Now, what prompted me to write about truncations today is a book title I saw. Yes, a book title, which, in my mind, means some major publishing house needs to fire an editorial team. I’m not going to drop anyone in the grease by telling you the book title here, but suffice it to say that those editors have an interesting notion of what “till the end of time” could possibly mean.

“Till” the end of time. God help me, let’s look at the word “till” in some of its forms.

  • Till the soil.” In this instance, “till” is a verb. A person who “tills” soil will use some sort of tool to dig up earth, cultivate it, get it ready to receive seeds or plants.
  • “Fill the till in the cash register.” Here, “till” is a thing, a noun. A till is a part of a cash register that has various sized compartments that separate different denominations and types of money.
  • Glaciers melted and left till upon the land. As glaciers melt or retreat, they leave behind massive jumbles of rock, gravel, and dirt that compose moraines. Those materials, taken together, are called “till.” Again, a noun.
  • “Till” the end of time . . . Can you think of what “till” could mean in this instance? It doesn’t refer to any physical thing. It also doesn’t refer to any kind of an action, does it? Of course not. The problem with “till” in this instance is that the word is misspelled. The real word, the truncated word, is ” ‘-t-i-l”.

Notice that there is an apostrophe before the “t” to indicate a part of the word is missing.

The full word is “until.” It’s a preposition that represents the continuance of something. “Until the end of time” is the correct, full phrase. When spoken, “until” is often truncated so that only the last syllable is heard, which is fine. When written, however, if the writer doesn’t want to look like an idiot, the word should be either completely spelled out or written in its truncated form.

Can you see how people are making this error? It’s an easy one to make.

“Could have” is another phrase that’s easy to get wrong while writing. Say, “could have” out loud. Now, say it quickly. How does it sound? Sounds like “could of,” doesn’t it? I can’t tell you how many times I’ve seen writers write “could of.” Makes me crazy, especially when the writer is a media colleague, or worse, in the teaching profession.

There’s really no excuse for getting these truncations wrong. Truly. No excuse.

Writers, editors, I’m talking to you.

Two syllables or three? Athletes and veterans

Have you ever noticed that people who cannot pronounce “athlete” typically cannot pronounce “veteran”? This seems especially true of anyone in the media, more so when the speaker is a sports broadcaster.

Yes, yes, I am an oversensitive soul when it comes to words, but you have to admit, when you listen to someone who is supposed to be a professional mispronounce words that are basic to h/her field, you hear “Idiot!” echo in your head. I know you do. I can’t be the only one with that particular soundtrack blaring between the ears.

The words I want to hear are “ath’-lete” and “vet’-er’-an.” Instead, I hear, “ath’-uh-lete” and “veh’-trun.”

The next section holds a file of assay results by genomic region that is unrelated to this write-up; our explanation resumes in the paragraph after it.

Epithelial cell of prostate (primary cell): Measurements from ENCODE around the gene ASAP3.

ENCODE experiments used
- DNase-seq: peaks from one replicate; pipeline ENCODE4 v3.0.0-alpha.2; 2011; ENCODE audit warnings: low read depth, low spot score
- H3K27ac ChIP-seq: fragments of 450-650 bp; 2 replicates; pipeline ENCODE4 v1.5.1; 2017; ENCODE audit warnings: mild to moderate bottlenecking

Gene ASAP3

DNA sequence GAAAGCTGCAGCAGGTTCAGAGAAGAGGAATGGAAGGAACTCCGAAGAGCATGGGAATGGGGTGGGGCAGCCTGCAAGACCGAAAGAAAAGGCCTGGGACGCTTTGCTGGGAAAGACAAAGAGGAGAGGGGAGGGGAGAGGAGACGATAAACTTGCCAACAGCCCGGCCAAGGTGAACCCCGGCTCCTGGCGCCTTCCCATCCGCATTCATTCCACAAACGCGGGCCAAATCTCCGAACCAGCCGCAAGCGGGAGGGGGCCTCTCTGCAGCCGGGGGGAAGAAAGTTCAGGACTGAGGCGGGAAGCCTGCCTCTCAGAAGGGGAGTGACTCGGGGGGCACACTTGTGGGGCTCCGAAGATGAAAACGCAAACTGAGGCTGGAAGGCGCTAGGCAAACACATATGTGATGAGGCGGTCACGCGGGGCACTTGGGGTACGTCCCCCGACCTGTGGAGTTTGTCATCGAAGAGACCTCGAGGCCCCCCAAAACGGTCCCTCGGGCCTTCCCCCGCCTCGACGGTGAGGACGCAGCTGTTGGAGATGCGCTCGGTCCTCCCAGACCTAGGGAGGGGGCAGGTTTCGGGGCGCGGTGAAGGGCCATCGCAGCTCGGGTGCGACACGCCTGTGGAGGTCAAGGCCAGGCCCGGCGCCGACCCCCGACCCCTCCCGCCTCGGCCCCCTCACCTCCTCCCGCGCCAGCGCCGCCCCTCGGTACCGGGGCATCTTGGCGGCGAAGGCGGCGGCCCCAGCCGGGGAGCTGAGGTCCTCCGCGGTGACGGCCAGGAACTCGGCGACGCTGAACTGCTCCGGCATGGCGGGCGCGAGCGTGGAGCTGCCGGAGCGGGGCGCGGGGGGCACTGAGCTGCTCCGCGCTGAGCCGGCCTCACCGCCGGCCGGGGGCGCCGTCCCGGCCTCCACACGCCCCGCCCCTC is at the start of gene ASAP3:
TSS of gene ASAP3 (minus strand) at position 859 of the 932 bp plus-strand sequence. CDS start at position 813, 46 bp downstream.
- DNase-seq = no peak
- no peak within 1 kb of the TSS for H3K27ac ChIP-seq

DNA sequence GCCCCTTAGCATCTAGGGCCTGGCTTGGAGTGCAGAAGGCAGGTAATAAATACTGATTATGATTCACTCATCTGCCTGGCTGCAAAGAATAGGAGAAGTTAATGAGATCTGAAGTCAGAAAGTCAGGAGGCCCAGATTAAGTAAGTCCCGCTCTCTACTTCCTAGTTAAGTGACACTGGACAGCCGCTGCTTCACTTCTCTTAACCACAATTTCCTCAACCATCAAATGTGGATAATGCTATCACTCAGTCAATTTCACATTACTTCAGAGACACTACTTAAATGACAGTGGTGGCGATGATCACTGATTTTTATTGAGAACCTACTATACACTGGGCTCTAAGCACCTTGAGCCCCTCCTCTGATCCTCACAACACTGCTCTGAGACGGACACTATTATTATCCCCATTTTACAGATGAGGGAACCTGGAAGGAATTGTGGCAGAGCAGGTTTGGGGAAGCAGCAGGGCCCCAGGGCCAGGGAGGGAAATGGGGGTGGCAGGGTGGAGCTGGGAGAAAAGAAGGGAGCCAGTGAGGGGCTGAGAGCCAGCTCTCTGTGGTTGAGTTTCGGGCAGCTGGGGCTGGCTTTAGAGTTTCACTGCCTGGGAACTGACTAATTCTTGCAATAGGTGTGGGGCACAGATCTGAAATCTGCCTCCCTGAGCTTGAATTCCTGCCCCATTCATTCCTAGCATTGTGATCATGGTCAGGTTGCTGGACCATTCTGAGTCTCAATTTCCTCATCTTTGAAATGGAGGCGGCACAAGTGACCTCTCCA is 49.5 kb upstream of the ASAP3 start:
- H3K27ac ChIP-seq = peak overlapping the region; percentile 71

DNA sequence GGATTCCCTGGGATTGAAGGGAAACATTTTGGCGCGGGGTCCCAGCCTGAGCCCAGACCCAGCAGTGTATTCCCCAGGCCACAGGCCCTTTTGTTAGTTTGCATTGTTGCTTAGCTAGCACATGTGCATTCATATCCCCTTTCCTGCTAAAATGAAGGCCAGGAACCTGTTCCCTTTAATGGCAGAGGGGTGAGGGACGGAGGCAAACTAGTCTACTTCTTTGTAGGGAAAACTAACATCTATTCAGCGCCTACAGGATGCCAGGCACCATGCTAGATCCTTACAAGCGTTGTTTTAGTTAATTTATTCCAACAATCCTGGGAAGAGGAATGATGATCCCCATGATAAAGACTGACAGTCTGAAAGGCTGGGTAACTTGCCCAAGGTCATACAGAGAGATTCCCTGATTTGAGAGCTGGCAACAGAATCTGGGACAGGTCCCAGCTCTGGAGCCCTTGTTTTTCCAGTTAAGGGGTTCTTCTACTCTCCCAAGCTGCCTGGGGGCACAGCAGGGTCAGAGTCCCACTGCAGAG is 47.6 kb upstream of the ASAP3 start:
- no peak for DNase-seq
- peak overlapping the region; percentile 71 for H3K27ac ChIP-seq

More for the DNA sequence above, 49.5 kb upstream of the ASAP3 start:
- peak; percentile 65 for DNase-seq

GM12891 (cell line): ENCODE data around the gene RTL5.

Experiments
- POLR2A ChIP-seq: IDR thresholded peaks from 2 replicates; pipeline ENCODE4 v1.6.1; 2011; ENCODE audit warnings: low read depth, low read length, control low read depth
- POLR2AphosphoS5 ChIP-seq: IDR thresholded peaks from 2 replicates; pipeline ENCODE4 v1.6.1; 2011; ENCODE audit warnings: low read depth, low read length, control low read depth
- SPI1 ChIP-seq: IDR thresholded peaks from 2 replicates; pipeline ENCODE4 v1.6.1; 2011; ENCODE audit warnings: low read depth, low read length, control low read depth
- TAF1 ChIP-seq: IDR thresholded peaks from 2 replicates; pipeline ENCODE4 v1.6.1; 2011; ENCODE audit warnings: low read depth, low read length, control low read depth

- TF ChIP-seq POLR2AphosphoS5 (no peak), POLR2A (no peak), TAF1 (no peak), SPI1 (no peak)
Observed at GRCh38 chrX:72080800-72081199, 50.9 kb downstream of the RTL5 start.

Oh, god. Kill me now. I just cannot take it anymore.

In some small way, I can almost forgive sports broadcasters, the color announcers anyway, their mispronunciation of “athlete,” because many of those talking heads are former athletes with little to no actual broadcasting or journalism backgrounds, and I’m certain few – if any – ever majored in English. The pros, however, have no excuse, and as professionals, it is their responsibility to immediately correct their less studied co-hosts, post-broadcast or on a break, so everyone is correct. It is a matter of professionalism and professional courtesy. When I started in radio back in 1982 at 1390 WGWY – AM, it was my responsibility to not only get my stories correct, but also to ensure I communicated correctly. Even back then, we knew that our communication styles were not only a reflection on ourselves and our stations, but also our communities. It was, and still is, a broadcaster’s/journalist’s responsibility to use correct English, grammar, form. People, we knew and we know, repeat and reflect what they hear and see, and we are supposed to set an example for our communities. If we don’t know how to pronounce something, we are supposed to snag a pronunciation guide, a.k.a. Oxford American English Dictionary and Thesaurus, and find what we need. When we didn’t follow through, we heard about it from our station manager. It’s not that we ever had to sound snooty or formal, that was never the point. It’s that we were to issue our reports in the best form. Mispronunciations, especially those done for the sake of sounding “cool,” took all of us down a notch, and that’s a great way to lose listeners or at least create some haters.

Now, for the “V” word, my bone of contention, I must admit, extends only to those who are younger than the average World War II vet. I’ve had the privilege to listen to some of those people share their stories. The men I heard rarely had complete educations, so I could hardly begrudge them how they spoke. It’s the people who I know are educated, and again, especially my colleagues in the media, who not only mispronounce “veteran” as “veh-trun,” but they do so for effect, that earn my ire. Their pronunciation is an affectation used to make the speaker sound as though s/he is “one of the people.” As written, that might not seem to be such a bad thing, but when you realize that being “one of the people” means the reporter is trying to get down to the people’s level and be “one of them,” you understand that the mispronunciation is an actual insult to the audience. Think about that the next time you hear your favorite broadcaster say “veh-trun.”